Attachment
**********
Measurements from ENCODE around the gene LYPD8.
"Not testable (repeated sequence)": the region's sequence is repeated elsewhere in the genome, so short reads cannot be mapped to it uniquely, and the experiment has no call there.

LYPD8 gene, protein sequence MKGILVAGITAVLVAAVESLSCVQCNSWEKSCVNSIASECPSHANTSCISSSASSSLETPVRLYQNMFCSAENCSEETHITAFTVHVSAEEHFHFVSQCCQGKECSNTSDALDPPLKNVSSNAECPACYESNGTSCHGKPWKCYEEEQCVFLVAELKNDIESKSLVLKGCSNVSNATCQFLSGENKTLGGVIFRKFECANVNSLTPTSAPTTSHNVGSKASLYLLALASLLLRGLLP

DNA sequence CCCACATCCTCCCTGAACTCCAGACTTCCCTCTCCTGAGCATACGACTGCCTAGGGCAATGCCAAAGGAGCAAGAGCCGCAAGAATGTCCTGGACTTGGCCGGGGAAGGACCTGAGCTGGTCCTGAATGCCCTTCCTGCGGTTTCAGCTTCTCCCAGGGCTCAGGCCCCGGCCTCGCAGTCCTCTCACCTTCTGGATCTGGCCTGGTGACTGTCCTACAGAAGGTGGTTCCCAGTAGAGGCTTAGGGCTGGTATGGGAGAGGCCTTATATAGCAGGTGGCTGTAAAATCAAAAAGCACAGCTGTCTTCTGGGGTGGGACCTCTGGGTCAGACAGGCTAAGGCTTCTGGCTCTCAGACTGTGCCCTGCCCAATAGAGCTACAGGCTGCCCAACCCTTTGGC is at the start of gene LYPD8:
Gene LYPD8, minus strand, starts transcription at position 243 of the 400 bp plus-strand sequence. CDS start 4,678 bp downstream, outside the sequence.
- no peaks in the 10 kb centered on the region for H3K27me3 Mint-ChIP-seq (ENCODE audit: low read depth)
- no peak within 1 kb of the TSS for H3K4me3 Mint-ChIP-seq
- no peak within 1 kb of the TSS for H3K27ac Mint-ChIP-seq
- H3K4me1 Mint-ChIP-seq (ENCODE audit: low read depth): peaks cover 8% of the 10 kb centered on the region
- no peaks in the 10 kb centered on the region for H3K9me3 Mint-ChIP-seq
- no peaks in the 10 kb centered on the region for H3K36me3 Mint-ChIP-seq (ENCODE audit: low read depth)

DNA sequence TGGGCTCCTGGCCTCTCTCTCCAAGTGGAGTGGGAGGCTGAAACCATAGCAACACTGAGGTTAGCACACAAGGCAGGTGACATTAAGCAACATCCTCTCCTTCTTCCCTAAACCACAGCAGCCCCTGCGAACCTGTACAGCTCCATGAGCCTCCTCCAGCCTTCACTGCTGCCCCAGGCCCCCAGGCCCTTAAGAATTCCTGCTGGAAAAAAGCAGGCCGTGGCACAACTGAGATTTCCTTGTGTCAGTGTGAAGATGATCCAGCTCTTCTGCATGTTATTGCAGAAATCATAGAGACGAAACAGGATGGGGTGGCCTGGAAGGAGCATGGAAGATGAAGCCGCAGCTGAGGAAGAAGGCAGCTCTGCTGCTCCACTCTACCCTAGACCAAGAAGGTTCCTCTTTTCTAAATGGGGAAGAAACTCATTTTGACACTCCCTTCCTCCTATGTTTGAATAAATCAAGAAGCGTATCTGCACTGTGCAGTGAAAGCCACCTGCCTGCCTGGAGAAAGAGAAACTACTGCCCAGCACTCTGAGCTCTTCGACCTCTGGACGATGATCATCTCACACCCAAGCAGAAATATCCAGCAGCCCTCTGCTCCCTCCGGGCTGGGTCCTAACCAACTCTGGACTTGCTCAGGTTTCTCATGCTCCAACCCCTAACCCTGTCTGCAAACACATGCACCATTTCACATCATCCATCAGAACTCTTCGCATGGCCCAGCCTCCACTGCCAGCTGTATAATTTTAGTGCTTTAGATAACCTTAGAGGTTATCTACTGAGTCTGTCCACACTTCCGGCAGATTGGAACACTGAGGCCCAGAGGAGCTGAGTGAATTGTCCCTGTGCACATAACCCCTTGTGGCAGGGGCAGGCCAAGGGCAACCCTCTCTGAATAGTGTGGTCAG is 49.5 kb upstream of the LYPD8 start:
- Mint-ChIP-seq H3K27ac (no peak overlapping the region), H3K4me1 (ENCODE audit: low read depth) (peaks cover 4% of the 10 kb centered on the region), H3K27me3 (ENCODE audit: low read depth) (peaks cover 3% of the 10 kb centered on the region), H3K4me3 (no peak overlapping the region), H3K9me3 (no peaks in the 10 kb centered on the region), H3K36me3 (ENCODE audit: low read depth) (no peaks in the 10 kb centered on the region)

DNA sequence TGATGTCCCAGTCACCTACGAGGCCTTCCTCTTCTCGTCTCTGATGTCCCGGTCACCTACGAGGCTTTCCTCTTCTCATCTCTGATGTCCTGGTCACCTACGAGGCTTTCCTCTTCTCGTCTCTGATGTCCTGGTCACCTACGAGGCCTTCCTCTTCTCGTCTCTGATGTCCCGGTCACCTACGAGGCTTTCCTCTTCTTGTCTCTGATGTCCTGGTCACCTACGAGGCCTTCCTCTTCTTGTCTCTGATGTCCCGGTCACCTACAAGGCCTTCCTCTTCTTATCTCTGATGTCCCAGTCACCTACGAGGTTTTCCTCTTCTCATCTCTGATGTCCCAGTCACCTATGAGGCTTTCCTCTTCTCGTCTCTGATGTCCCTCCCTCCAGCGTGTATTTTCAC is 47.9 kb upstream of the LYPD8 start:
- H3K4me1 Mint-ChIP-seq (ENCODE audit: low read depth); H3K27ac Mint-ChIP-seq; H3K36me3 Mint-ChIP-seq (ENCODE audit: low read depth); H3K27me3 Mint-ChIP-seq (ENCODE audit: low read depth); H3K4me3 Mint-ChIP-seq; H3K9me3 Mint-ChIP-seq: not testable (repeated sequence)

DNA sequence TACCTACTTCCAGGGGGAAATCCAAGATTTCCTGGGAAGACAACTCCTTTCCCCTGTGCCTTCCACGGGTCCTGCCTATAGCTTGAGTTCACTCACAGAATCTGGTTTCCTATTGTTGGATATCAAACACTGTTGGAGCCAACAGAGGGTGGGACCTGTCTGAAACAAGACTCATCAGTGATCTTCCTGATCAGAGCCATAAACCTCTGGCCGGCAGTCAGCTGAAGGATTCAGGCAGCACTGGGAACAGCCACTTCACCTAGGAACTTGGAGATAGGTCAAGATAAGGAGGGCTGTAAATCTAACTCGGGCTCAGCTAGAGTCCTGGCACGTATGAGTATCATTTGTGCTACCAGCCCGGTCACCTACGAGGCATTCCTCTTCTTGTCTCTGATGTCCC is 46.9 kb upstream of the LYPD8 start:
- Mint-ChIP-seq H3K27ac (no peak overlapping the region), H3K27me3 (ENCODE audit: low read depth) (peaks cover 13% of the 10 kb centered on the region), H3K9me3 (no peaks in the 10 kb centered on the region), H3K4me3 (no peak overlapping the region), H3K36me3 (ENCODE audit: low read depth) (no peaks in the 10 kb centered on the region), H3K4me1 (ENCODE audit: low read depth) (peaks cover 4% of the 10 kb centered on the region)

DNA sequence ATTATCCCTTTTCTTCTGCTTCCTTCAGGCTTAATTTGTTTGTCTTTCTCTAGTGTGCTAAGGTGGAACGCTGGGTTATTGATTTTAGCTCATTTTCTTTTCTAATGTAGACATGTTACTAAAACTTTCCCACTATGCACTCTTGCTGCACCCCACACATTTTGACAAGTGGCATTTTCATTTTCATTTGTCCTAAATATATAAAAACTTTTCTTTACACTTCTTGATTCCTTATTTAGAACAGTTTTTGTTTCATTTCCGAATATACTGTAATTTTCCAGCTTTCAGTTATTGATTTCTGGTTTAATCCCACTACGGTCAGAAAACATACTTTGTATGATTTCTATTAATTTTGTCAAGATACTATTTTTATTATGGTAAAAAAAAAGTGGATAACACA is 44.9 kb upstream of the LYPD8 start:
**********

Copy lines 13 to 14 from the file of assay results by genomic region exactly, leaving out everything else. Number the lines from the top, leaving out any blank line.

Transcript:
- Mint-ChIP-seq H3K27ac (no peak overlapping the region), H3K4me1 (ENCODE audit: low read depth) (peaks cover 4% of the 10 kb centered on the region), H3K27me3 (ENCODE audit: low read depth) (peaks cover 3% of the 10 kb centered on the region), H3K4me3 (no peak overlapping the region), H3K9me3 (no peaks in the 10 kb centered on the region), H3K36me3 (ENCODE audit: low read depth) (no peaks in the 10 kb centered on the region)

DNA sequence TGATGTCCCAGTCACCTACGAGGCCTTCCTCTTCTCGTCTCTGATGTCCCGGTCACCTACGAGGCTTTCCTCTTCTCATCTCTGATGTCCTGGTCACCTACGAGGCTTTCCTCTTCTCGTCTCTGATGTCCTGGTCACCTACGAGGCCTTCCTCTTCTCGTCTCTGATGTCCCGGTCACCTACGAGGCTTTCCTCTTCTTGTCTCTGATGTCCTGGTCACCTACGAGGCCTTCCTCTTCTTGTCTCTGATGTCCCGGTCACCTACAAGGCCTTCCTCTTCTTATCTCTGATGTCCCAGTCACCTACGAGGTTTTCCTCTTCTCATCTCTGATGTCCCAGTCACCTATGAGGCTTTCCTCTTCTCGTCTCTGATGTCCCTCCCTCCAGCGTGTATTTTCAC is 47.9 kb upstream of the LYPD8 start: